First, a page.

Money and The Business Cycle
Gregory T. Bogosian
Money is critical to any market economy because money allows people to exchange property without direct barter. Thus money facilitates and accelerates transactions, and thus accelerates the market process in which the highest valued use of every good, service and commodity is found. Money is also necessary for people to do proper accounting to determine whether they are making a profit or a loss on their current economic activity. It is this accounting that allows firms to discern whether they are in the right industry, making their product the right way, and selling it at the right price. Money is whatever is used for buying and selling things. In other words, money is the medium of exchanging property rights and keeping account of the profits and losses from those exchanges. There are seven criteria that something must meet to be used as money. 1. It must be widely valued so that people will be willing to trade away other valuable things to get it. 2. It must be easy to transport so that people can get it to the physical trading site where they can buy what they want. 3. It must be scarce enough so that small, easy to carry and measureable amounts of it can be used to complete most transactions. 4. It must be imperishable so that people can save it long enough to find a use for it that they judge to be worthwhile. 5. It must be easy to store so that people can always put it somewhere safe when they are not using it and retrieve it immediately when there is a transaction that they want to complete. 6. It must be easily divisible so that people can make change in any transaction and pay the exact price of whatever they buy. 7. Every unit of it must be interchangeable so that people can always tell how much they are paying or receiving in any transaction. The relationship between money and the overall economy has critical implications for public policy. Every major school of thought identifies money as a key element in the business cycle. The business cycle is the periodic fluctuation of the overall amount of output that is bought and sold and the resulting fluctuation in unemployment.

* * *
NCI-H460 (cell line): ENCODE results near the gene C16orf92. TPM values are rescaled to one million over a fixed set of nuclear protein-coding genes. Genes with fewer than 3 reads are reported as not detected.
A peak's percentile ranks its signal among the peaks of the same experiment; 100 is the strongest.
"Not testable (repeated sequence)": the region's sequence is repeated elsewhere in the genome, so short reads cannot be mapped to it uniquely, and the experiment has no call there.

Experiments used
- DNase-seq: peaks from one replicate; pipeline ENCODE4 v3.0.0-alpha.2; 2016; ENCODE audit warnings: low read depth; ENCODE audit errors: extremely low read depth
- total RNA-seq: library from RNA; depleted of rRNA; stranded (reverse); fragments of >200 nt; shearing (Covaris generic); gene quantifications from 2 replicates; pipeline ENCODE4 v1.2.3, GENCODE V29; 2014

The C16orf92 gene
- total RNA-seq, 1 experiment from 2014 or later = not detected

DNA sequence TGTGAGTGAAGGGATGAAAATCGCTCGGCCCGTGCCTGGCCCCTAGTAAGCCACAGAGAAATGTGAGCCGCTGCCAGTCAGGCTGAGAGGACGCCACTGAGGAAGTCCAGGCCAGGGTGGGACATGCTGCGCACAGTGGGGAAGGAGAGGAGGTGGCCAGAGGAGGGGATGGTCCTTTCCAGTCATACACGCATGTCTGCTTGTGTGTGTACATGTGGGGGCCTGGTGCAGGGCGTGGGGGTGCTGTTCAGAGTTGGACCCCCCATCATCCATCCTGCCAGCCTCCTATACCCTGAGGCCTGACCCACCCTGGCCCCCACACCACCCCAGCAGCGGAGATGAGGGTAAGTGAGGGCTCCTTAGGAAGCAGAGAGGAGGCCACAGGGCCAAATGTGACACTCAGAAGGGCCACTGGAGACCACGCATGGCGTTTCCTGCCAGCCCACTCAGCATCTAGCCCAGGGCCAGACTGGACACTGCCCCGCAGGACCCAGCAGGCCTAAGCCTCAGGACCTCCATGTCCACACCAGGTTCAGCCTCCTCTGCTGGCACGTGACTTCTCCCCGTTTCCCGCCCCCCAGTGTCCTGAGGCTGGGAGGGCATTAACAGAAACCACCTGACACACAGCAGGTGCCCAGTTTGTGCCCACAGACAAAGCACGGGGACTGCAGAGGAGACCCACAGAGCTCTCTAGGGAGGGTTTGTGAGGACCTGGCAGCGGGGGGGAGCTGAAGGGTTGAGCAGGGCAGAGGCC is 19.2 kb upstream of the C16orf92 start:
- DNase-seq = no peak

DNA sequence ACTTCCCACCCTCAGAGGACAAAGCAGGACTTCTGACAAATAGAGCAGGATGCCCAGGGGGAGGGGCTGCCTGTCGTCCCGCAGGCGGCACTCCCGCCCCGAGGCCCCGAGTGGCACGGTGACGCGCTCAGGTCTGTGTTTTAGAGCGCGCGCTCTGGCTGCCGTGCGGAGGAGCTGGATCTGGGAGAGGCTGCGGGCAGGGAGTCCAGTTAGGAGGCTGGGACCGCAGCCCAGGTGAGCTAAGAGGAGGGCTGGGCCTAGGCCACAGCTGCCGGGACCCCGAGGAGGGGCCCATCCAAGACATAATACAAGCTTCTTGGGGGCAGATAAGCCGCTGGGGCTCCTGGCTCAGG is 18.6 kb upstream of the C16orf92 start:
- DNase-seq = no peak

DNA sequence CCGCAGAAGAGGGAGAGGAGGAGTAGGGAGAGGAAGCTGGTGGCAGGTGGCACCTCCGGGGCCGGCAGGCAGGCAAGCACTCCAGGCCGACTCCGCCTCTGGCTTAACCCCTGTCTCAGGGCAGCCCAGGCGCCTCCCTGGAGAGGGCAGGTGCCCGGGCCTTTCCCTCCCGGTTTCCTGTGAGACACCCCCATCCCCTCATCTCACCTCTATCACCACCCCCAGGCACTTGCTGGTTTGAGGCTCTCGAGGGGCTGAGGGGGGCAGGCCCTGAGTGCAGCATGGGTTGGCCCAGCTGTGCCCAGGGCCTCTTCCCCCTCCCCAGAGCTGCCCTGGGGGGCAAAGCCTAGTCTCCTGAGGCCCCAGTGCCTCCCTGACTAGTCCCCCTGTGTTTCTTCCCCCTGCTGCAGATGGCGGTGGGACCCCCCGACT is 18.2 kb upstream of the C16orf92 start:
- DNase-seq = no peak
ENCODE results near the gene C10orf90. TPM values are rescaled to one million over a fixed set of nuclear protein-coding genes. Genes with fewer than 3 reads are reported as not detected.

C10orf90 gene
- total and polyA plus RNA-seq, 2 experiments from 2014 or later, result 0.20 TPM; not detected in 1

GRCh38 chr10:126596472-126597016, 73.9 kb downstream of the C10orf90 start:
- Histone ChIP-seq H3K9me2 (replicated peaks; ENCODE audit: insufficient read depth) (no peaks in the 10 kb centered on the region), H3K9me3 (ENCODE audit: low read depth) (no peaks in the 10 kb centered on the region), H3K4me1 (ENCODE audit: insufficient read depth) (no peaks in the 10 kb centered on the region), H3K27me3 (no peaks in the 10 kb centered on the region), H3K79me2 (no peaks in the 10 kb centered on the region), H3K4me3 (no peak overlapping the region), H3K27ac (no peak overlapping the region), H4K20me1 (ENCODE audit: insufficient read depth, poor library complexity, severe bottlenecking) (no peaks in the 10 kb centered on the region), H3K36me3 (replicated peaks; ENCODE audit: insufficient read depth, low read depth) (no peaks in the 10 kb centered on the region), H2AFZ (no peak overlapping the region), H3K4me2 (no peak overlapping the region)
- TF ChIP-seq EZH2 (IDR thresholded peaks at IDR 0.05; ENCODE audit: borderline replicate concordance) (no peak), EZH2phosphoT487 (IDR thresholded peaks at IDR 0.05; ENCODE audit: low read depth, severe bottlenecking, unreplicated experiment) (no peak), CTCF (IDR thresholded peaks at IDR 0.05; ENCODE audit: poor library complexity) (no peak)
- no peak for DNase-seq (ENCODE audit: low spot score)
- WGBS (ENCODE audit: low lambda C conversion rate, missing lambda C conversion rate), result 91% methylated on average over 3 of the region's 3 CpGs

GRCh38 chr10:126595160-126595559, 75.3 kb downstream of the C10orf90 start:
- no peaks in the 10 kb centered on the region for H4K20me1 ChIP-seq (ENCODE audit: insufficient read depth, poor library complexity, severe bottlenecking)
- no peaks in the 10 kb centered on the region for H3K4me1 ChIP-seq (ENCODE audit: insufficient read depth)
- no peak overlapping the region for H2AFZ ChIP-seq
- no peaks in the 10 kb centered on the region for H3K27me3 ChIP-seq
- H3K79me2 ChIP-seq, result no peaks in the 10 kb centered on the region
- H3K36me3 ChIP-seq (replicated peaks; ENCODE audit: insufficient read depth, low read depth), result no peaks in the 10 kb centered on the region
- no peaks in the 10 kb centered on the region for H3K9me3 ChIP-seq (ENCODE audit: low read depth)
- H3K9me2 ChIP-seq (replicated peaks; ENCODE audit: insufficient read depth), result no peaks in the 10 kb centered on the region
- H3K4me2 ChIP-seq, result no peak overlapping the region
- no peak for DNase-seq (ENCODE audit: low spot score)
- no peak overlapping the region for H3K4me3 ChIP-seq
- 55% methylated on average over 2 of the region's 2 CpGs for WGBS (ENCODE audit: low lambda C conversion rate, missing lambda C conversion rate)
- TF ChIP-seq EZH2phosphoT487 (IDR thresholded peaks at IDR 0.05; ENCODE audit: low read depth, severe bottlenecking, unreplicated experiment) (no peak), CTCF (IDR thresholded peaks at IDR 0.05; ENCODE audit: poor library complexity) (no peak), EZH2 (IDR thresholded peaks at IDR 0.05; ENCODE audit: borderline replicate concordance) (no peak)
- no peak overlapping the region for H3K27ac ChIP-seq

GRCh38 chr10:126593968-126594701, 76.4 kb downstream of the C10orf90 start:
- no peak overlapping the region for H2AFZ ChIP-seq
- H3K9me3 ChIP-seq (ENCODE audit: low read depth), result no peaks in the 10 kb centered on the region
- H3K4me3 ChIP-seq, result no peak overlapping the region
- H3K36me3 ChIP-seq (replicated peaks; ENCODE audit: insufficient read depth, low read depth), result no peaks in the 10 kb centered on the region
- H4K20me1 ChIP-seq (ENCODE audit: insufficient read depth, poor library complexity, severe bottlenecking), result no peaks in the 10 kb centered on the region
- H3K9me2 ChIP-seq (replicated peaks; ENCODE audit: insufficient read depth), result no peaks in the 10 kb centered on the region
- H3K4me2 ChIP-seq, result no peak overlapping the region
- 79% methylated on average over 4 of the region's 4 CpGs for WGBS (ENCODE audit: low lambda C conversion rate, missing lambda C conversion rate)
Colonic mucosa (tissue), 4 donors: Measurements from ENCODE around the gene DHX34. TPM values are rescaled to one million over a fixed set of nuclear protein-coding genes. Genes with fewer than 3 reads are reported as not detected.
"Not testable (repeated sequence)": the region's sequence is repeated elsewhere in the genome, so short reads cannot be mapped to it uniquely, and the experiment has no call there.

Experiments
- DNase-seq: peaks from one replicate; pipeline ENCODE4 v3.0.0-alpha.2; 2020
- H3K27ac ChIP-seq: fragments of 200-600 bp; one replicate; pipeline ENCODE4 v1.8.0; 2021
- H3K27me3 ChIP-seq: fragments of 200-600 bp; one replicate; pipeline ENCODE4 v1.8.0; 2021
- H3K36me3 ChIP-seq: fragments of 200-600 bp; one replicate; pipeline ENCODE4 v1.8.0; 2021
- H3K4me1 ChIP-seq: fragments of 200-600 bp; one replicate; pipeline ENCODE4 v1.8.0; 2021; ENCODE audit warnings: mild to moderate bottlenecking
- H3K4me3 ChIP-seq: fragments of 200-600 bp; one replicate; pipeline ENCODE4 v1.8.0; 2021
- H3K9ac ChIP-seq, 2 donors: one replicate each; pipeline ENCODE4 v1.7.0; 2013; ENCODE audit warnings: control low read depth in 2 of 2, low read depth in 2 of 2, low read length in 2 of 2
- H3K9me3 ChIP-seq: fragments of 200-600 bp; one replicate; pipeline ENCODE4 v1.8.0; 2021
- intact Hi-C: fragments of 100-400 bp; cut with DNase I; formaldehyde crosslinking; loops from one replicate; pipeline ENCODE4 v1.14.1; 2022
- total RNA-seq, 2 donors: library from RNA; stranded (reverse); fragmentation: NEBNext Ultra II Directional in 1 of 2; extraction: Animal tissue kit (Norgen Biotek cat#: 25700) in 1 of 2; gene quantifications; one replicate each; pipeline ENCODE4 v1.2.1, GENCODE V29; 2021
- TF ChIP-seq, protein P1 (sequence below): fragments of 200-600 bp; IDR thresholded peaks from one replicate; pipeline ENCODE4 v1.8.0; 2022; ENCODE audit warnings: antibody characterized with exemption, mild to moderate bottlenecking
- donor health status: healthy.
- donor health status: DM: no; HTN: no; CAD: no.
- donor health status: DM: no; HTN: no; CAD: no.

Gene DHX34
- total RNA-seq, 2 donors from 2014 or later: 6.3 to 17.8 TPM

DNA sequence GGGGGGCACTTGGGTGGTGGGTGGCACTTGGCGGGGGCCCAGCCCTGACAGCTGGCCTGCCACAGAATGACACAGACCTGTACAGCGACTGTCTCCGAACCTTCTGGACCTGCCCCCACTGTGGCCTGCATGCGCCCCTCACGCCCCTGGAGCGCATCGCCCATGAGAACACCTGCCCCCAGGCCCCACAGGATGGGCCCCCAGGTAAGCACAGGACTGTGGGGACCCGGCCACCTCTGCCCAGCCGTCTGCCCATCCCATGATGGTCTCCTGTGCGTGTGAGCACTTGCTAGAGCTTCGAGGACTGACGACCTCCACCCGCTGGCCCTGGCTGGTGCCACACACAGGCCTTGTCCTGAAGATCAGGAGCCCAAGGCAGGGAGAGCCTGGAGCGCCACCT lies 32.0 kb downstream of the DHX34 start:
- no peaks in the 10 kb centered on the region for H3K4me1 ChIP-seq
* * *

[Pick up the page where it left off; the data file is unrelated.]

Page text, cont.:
Every country imposes a monopoly on the creation of money within its own borders. In most developed countries the government delegates its power to create money to an agency called a central bank. Central banks create money by buying financial assets, usually government bonds, from private banks with money that did not exist before the purchase. Private banks then use the new money that they made from selling the assets, called reserves, to make loans. Banks do not actually loan out their reserves or the money of their depositors. Rather, banks create the money that they loan out at the moment that they make the loan by simply entering it into their ledgers. What stops banks from loaning out infinite money and rendering the currency useless is that every country imposes a legal limit, defined by the ratio of reserves to deposits, on the amount of money that banks can have in outstanding loans. This method of controlling the money supply is called fractional reserve banking. This may seem to contradict the government having monopoly on the creation of money. However, the central bank still controls the overall money supply by controlling the amount of available reserves. Thus the central bank and, therefore, the government still maintains de facto control over the amount of money in circulation at any given time. In economics there is a fevered debate about the role of the central bank in the business cycle. The Keynesian school of thought teaches that central banks should use their power to create money to smooth out fluctuations in aggregate demand, or total spending, in order to maintain full employment of labor and other resources. Keynesianism teaches that prices do not adjust to clear the market fast enough in response to changes in total spending. The Austrian school maintains that Keynesianism cannot tell us why aggregate spending fluctuates at all. Keynesians usually argue that booms and recessions are self-fulfilling prophecies. When people believe that the economy is doing well, they assume that they will have higher income in the future. This encourages people to spend and invest more money, which leads to actual higher future income. Equivalently, Keynesians argue that when people believe that the economy is getting worse, they assume that they will have less income in the future and thus cannot afford to spend as much money in the present, thus causing a recession. Austrians counter by arguing that Keynesian theory provides no explanation for why people’s expectations about the future of the economy and thus the future of their own personal finances change at all. Thus Keynesianism cannot explain why we do not have either a perpetual boom or a perpetual recession.